Eight in a row after an eighth inning comeback.
Are the Red Sox in the Yankees' heads? Maybe. Maybe not. I think it's as much the fact that the Yankees just aren't constructed to hang as anything else. Yes, there are a lot of big names in there, but let's really look at this. And just for symmetry, lets look at eight reasons why the Yankees are looking up at the Red Sox after dropping eight in a row to their arch-rivals to start the season (and nine total going back to last season)...
1. CC Sabathia, the would-be ace to get the team over the hump - 5-4 with a 3.68 ERA. Only 50 percent of his starts qualify as quality starts. Solid, yes. Dominating the way an ace should be? Hardly.
2. The revamped bullpen - The Bronx Bombers are 19th in ERA after the 7th inning so far this season with a team ERA of 4.33, and the team as a whole is also 19th in ERA with men in scoring position and 2 outs at 19.73. Sure, no one has a spectacular ERA in that position (the Dodgers lead the league with a 15.86, and the Red Sox are 5th at 16.96, almost three runs better per nine innings than the Yankees). As good pitching will almost always overcome good hitting, this does not bode well for the Bombers as the season progresses.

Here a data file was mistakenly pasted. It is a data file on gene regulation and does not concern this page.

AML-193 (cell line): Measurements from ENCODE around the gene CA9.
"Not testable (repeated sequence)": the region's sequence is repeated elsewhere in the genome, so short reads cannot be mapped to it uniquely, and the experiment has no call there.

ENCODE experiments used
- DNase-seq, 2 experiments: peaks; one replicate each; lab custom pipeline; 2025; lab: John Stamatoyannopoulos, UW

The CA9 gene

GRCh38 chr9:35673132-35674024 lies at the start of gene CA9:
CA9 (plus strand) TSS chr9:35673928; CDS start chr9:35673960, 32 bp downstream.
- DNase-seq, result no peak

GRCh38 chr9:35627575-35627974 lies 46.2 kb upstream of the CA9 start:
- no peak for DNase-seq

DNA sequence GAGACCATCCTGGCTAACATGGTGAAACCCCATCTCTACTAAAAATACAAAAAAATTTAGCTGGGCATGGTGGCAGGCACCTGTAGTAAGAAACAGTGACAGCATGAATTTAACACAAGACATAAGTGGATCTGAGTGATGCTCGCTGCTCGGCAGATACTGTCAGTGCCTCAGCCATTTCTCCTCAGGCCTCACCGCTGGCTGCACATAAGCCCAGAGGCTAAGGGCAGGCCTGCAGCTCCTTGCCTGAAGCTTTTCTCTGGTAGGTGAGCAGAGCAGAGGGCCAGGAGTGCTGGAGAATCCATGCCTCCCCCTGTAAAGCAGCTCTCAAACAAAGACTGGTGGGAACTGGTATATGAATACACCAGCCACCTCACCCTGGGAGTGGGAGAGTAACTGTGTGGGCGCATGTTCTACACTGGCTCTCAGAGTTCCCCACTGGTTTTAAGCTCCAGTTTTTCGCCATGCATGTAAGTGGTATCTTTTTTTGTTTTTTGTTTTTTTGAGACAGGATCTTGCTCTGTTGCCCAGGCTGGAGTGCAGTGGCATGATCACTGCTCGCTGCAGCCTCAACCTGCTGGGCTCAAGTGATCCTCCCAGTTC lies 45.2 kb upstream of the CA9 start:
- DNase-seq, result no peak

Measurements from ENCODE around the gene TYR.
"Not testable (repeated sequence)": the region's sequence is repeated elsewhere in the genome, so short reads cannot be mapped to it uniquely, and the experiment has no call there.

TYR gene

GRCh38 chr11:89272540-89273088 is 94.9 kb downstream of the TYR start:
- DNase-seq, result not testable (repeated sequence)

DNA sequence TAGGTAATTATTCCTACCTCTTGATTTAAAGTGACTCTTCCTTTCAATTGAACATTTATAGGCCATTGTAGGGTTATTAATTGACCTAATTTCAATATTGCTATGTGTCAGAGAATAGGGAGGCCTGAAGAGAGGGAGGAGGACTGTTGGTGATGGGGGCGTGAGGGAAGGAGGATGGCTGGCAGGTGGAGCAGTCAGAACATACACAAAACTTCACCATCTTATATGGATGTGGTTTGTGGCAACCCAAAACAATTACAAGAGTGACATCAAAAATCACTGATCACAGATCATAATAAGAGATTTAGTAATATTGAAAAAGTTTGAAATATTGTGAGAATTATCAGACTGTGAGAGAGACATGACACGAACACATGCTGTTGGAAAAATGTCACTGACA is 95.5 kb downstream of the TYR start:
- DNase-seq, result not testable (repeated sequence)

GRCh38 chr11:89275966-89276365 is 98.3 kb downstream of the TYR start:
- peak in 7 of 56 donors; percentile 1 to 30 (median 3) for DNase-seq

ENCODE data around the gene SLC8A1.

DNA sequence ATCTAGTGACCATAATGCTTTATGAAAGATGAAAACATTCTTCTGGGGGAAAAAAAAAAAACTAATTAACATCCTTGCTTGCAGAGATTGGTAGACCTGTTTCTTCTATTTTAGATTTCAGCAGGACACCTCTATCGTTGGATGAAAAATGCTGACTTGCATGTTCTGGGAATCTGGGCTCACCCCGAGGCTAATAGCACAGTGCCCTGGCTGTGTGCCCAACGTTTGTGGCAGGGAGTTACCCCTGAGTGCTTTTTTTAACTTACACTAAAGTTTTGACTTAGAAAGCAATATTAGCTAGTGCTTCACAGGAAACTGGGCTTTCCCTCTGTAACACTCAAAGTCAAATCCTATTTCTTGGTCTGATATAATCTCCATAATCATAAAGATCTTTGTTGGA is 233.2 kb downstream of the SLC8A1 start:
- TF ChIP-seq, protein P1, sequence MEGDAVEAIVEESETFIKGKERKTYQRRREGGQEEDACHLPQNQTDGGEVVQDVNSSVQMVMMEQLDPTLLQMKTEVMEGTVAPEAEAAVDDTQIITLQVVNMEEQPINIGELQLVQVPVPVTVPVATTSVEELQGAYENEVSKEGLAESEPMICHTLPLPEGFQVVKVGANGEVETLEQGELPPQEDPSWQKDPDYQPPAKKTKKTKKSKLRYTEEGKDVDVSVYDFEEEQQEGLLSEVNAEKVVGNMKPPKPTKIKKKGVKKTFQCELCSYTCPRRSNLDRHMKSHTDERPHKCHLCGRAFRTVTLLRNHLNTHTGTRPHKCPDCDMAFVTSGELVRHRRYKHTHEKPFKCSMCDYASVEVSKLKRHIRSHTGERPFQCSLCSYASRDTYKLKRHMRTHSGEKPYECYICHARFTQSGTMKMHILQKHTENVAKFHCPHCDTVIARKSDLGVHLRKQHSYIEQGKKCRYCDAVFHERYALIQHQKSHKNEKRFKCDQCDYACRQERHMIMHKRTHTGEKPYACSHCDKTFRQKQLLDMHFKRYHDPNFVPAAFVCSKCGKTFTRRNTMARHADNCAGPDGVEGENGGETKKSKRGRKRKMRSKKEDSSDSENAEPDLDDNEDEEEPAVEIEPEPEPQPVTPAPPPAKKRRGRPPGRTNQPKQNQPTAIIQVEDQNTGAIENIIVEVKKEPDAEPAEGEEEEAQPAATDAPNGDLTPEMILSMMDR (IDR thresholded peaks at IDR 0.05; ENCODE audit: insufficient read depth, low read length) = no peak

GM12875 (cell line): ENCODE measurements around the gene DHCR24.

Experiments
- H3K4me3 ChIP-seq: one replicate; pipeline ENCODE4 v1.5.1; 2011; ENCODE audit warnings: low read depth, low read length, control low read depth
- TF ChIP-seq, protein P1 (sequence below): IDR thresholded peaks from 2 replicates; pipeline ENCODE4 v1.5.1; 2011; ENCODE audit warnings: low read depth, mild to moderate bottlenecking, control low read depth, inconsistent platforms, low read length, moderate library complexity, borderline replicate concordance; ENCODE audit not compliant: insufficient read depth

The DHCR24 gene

3. Counting on Wang and Burnett - The Yankees were counting on Chien-Ming Wang to bounce back from a year in which he struggled due to injury during the first time in his career. Wangs' issues, reportedly, had to do with a foot injury. Even if he's healthy, working back from a foot injury is going to affect a pitcher's mechanics. They have also counted on the idea that AJ Burnett would dominate like he did last season. But outside of contract years, Burnett is an imminently mediocre pitcher. AJ was signed with the expectation of being the number two or three guy in the rotation. He would be the four or five guy in the Boston rotation.
4. The New Yankee Stadium - A raucus home park gives any team an advantage. A home park that can't sell a significant portion of its seats due to overpricing gives visiting teams an advantage, particularly when the team is already starting with an overrated pitching staff and has redesigned the home park to be a launching pad.
5. Better depth overall - Without starting center fielder Jacoby Ellsbury, back-ups Mark Kotsay combined to go 3 for 11 (.273) with one run scored against the Yanks. On top of that, both made spectacular defensive plays in the field on what looked like sure extra-base hits. Instead, Yankees found themselves walking back to their dugout, failing to reach base. For all the talk about the Yankees combating injuries, the Sox played the series without their aforementioned outfielder, started their back-up catcher in one game, and continue to play without their starting short-stop. The back-ups thrust into starting roles this series went 9 for 26 (.346), with two home runs, 3 RBI, 7 of Boston's 17 runs scored. This doesn't even deal with the fact that the Sox bullpen can overcome a bad outing by one of its members. The Yanks' pen can't.